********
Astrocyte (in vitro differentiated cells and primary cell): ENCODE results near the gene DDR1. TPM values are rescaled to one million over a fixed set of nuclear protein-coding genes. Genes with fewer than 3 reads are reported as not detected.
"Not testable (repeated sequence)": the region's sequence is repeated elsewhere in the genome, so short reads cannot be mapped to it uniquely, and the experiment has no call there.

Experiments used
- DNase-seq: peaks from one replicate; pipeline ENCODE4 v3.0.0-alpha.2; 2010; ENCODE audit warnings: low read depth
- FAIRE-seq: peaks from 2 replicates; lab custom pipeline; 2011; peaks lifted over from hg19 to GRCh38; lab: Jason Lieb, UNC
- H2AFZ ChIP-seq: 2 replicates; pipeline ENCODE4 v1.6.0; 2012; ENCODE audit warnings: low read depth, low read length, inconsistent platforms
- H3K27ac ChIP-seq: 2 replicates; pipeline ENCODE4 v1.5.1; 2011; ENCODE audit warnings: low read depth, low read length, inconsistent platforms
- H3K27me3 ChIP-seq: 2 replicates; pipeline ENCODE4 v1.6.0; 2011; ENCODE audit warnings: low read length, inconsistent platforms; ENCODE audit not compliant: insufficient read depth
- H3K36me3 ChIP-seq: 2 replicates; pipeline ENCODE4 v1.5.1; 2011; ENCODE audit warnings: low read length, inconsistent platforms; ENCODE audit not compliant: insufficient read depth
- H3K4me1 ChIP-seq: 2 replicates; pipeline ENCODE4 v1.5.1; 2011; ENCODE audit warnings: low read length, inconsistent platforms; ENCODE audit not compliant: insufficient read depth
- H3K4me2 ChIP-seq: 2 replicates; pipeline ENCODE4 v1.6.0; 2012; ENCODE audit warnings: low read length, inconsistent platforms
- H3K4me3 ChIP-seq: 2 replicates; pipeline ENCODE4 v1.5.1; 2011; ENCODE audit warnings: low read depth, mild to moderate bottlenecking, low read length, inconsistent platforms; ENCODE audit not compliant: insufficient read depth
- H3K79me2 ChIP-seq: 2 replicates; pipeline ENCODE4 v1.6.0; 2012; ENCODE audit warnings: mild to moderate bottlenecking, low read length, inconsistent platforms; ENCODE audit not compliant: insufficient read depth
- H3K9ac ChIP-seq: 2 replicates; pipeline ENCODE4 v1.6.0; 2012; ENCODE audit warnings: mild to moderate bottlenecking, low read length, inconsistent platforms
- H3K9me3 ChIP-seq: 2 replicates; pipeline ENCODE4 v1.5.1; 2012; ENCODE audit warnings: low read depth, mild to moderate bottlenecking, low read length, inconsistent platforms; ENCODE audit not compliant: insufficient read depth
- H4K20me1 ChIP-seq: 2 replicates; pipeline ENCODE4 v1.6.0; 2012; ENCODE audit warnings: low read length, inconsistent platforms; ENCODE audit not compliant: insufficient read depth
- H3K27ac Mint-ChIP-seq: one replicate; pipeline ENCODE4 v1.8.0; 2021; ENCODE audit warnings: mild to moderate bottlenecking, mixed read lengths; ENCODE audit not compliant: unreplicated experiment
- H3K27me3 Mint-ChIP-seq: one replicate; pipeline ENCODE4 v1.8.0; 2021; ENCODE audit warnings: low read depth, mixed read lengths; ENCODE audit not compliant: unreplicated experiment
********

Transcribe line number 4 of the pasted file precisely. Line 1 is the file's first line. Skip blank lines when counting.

- DNase-seq: peaks from one replicate; pipeline ENCODE4 v3.0.0-alpha.2; 2010; ENCODE audit warnings: low read depth